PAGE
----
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I’ve been to a lot of Korean restaurants and I tried so many different types of Korean cuisine. This is probably the first time I tried something like this. Jejudo is the largest island in Korean. They are famous for their Gamgyul, a type of orange similar to tangerine, and black pig, pigs with black fur and a chewy meat texture. Food is probably the second reason why tourists love to visit the island. The scenery is amazing in Jejudo! Jejudo is actually listed as a natural world historical site. The island itself is also listed as a special province of Korea, one of the nine.

In Burnaby, Jejudo is a Korean-Japanese restaurant. The owner and chefs are Korean but they claim their restaurant as a Japanese restaurant.

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For starters, we ordered salmon sashimi and tako-wasabi. And we also got two side dishes.

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Salmon sashimi was $12 for 10 pieces. The slices were thin and considering the price, it is quite expensive.

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Tako-wasabi is basically octopus sashimi stirred with wasabi sauce.

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For main course, I ordered Mulhoi ($18 for medium, $28 for large). Mulhoi is hirame sashimi with Korean spicy cold soup. This is the first time I had something like this in Korean cuisine. I ordered a medium and it comes with rice.

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In the cold Korean spicy soup, they added a lot of turnip and cucumber which gives a crunchy and sweet texture. The second layer is the hirame sashimi, and it is topped off with roe, green onions, seaweed, and sesame.

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I’m no expert in this kind of food but I tried to pretend eating it like a Korean. The soup was not as spicy I thought it would. I’m actually really sensitive to heat, and usually I can’t eat anything spicy at all. But this level of spiciness was okay. There’s a little sweet in it. People around me in the restaurant pour all their rice in the soup but I didn’t. Just because I’m scare I can’t handle the heat. To eat like a Korean, I made sure every bite had turnip, cucumber, hirame, spicy soup, and garlic in it. I think the garlic is key. It makes your mouth smell but it makes your bite exciting! Blast the flavours in your mouth.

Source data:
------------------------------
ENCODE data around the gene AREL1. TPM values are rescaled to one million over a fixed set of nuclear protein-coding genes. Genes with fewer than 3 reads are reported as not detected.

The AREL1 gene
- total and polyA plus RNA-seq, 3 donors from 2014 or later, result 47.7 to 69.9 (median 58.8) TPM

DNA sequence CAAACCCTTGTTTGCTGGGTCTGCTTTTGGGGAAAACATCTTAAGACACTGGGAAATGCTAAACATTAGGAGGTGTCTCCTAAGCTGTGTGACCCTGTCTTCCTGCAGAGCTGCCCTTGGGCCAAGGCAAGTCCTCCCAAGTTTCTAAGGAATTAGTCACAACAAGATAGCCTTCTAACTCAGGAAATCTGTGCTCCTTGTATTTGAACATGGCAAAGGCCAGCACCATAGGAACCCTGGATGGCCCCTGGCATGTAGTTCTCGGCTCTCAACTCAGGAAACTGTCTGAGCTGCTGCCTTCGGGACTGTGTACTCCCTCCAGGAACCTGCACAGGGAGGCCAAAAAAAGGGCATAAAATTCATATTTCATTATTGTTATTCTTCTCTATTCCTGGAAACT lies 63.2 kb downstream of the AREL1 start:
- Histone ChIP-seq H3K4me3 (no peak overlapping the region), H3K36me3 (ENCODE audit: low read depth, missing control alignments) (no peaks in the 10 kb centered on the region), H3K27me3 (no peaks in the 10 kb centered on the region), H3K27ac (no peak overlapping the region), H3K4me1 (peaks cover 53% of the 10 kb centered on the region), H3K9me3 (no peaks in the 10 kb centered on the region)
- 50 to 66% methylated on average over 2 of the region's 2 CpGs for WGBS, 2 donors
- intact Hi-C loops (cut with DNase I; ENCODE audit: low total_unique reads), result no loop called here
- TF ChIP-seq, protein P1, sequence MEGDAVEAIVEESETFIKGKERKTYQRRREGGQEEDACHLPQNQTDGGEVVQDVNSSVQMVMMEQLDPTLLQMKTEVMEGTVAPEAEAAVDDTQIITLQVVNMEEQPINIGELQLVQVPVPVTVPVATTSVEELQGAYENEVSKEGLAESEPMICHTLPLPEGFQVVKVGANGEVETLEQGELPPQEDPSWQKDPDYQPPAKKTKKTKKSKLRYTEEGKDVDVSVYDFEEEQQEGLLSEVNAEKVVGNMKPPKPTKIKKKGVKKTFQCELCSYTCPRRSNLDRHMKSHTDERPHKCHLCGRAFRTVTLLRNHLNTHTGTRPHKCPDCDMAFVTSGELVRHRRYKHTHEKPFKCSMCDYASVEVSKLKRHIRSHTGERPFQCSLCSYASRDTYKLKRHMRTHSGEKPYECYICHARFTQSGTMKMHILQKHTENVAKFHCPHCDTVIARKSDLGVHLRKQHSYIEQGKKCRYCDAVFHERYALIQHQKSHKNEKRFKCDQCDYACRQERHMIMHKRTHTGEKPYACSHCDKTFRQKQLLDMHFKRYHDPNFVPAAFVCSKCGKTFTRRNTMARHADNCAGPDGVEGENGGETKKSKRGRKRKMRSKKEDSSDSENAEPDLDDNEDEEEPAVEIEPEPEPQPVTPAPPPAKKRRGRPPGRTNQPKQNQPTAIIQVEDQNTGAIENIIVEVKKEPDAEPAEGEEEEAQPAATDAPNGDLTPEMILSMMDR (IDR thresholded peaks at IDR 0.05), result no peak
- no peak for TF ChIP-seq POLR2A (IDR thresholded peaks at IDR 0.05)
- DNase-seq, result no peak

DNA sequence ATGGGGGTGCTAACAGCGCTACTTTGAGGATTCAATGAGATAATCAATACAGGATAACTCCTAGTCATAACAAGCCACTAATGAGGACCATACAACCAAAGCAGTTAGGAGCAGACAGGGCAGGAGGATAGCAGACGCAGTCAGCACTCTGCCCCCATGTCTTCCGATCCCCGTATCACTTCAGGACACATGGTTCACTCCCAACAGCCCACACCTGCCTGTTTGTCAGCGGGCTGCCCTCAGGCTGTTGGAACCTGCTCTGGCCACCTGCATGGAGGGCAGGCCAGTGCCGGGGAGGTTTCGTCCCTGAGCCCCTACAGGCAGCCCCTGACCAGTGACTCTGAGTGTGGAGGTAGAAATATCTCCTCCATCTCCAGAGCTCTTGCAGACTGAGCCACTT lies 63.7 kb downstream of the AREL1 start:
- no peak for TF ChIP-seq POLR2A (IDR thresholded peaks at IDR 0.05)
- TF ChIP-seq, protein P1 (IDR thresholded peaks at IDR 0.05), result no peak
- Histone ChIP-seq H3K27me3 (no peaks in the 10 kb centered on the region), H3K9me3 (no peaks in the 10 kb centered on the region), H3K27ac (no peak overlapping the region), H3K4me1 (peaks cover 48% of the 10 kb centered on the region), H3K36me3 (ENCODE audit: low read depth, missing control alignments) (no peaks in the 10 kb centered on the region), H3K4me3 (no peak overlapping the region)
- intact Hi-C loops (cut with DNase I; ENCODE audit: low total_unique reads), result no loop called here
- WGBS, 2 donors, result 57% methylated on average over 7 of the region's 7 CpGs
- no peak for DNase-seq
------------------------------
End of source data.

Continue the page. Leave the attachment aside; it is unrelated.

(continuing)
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Sav ordered the unagi donburi. Unagi is eel fish and donburi means rice bowl in Japanese ($15). It comes in a very cute “bucket.”

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Nothing special about the rice bowl. The unagi was cooked perfectly and there’s decent amount of pieces in the bowl. The only thing that is less appealing is the green salad on top of the warm rice bowl. It made the salad disgusting.

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The favourite part of the donburi is the potato croquette! That was a surprising bonus came with the donburi. It was nice and crispy. Definitely gave great texture to the dish.

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I wouldn’t come back if I just want sushi rolls, and other Japanese cuisine cause it is quite expensive compared to the sushi places I visit often. But if I’m craving for Korean spicy soup with sashimi. It was actually pretty nice. Since the summer heat is coming soon, I’ll probably crave for it more.
Jejudo on Urbanspoon


About nat.

foodie, traveler, pug mama, and part-time fashion beauty guru.


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